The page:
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The other game: Heat vs. Raptors at 2 p.m. in Toronto

Do not confuse the message.

Yes, LeBron James thinks victories against the top teams in the Eastern Conference are unimportant during the regular season, but that doesn’t mean the Heat isn’t concerned about teams like the Pacers come the playoffs.

James said on Friday night in Indianapolis that he wasn’t worried about the Heat’s losing record against Eastern Conference contenders.

“We don’t need victories versus top-four teams to prove what we’re capable of doing,” James said. “We don’t need them. We’d love to have them, but we don’t need them.”

In other words, this is just the regular season.

Remove the Nets from the equation and the Heat is now 0-5 against the East’s top teams. Miami is 0-2 against the Knicks, 0-1 against the Bulls and, after Friday’s 102-89 loss to the Pacers, 0-2 against Indiana. Cause for concern?

James said no in his post-game comments and Dwyane Wade echoed that sentiment.

"I would love to win every game against all the top teams," Wade said. "Sometimes you do, sometimes you don’t. All you need to do during the regular season is work your game."

Viewed through the wrong filter, the rhetoric came off as overly confident.

But before the game, James offered a completely different message. Asked if the Pacers were a legitimate threat in the East, James agreed and then took the conversation a step further.

“Not only them, there are a lot of teams that’s a threat to us if we’re not prepared and ready to go against them — if we’re not motivated to play; if we don’t get into the books and get into the pros and cons of teams; if we’re not prepared.”

It’s easy to forget about the journey and simply remember the destination. That’s human nature. For Miami fans, it means many are quick to forget that the Heat was nearly bounced out of the 2012 playoffs twice before even reaching The Finals.

But here’s the reality of the Miami Heat: the same weakness the team had last season, lack of size, remains. The Heat knows this. That’s why Pat Riley went out and signed Chris Andersen after he had been away from the game for nine months. If nothing else, Andersen was brought in to match up against teams like the Pacers and Bulls in the playoffs.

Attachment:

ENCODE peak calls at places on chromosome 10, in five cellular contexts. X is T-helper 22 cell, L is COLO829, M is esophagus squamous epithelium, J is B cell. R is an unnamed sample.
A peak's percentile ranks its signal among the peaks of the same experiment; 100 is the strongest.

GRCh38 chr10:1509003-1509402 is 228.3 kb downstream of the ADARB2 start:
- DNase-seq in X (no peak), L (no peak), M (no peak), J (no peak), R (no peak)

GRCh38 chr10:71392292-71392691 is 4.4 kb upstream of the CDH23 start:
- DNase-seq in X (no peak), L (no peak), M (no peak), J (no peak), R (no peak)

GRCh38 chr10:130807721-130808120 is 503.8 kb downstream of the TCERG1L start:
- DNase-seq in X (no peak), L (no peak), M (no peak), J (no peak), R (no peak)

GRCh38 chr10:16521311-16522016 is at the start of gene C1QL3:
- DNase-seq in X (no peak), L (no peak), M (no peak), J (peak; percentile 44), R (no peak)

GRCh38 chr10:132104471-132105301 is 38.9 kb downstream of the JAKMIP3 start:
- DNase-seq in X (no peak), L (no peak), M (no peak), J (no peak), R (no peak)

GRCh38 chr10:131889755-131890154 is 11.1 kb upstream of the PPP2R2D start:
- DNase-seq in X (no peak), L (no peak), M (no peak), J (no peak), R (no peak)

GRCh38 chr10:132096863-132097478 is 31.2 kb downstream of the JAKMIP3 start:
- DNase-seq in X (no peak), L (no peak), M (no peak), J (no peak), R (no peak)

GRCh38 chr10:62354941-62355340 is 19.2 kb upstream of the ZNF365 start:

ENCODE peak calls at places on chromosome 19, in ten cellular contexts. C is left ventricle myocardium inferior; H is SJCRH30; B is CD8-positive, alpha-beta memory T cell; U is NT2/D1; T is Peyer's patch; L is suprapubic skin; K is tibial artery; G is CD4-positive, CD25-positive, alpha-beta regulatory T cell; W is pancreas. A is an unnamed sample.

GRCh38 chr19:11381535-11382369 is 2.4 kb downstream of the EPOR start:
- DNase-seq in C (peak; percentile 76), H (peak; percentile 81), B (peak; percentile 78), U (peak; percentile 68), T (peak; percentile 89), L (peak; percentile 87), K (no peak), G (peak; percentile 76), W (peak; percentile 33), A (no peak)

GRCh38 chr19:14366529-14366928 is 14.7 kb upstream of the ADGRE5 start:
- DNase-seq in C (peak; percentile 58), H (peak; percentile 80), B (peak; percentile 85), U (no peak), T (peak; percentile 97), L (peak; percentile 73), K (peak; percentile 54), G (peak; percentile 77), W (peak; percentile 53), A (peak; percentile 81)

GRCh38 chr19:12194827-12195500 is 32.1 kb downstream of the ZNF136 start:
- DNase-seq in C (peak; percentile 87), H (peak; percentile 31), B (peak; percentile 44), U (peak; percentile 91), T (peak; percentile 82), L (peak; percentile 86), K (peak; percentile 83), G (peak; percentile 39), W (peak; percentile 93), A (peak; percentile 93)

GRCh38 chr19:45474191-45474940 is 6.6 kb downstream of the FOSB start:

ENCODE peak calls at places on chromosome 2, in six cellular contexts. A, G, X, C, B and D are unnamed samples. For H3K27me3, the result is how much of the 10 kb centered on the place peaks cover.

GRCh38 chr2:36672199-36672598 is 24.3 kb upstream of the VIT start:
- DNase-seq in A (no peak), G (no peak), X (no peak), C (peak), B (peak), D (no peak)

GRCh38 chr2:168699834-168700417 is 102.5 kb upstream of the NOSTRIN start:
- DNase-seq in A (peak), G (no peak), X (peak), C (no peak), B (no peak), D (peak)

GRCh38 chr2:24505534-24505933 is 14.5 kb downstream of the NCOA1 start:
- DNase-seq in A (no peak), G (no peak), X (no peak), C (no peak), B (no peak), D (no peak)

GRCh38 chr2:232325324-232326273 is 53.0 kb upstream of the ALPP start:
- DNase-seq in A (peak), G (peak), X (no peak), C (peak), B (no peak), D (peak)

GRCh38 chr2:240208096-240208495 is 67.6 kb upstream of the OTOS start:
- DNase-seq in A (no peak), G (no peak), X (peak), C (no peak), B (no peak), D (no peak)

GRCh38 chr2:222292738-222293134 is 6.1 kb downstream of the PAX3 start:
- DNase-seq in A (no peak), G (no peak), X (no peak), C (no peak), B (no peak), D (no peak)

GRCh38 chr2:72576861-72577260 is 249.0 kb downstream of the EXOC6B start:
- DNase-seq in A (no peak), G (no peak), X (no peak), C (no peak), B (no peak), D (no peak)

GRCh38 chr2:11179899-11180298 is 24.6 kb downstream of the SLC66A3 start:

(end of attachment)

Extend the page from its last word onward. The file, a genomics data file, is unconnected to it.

The Pacers took the Heat to the brink in the 2012 Eastern Conference semifinals. It could happen again. Start with the bad matchup the Pacers present, toss in a key injury, and the Heat’s attempt at a dynasty could end before it ever really gets started.

But the Heat knows it’s not going to be an easy ride. If the past three seasons have proven anything, it’s that nothing ever comes easily for this team. The only difference in the team now is experience. The Heat knows the ride hasn’t even started.

The Heat’s record in away games this regular season is simply the latest reminder.

At 11-11 on the road, the Heat has just two victories away from AmericanAirlines Arena against teams with winning records (Golden State and Brooklyn). The 2012 NBA champions struggled on the road during the regular-season as well.

The Heat knows the formula to winning a championship and the regular-season does not play into the equation.

Still, the Pacers have clearly improved since last season and could be the biggest threat to the Heat in the Eastern Conference playoffs. Indiana thumped the Heat 87-77 in January and Friday night offered another reminder of the Heat’s problems against a team with size inside.

The Pacers out-rebounded the Heat 34-25 and scored 48 points in the paint. David West was 12 of 15 from the field for 30 points. Indiana’s dominance inside helped it overcome 17 turnovers, which the Heat converted into 23 points. Normally, those numbers equal a Heat victory.

The Heat threw several defenders at West throughout the game but no one could stop him. Andersen looked the best inside but he was subbed out in the final quarter after playing 12 minutes. The Heat’s new big man is working his way back into shape. Still vulnerable to injury due to his lack of fitness, Andersen watched from the bench in the final minutes.

Sitting Andersen late in the game offered another reminder of the Heat’s long-term outlook: the real games don’t begin until April.

Based on his effort on Friday — nine points, three rebounds, one steal and a blocked shot — Andersen’s minutes will increase gradually in the second half of the season. In a series against the Pacers, he appears to be the Heat’s best option in the paint.

That’s the only thing worth remembering about a loss in February.

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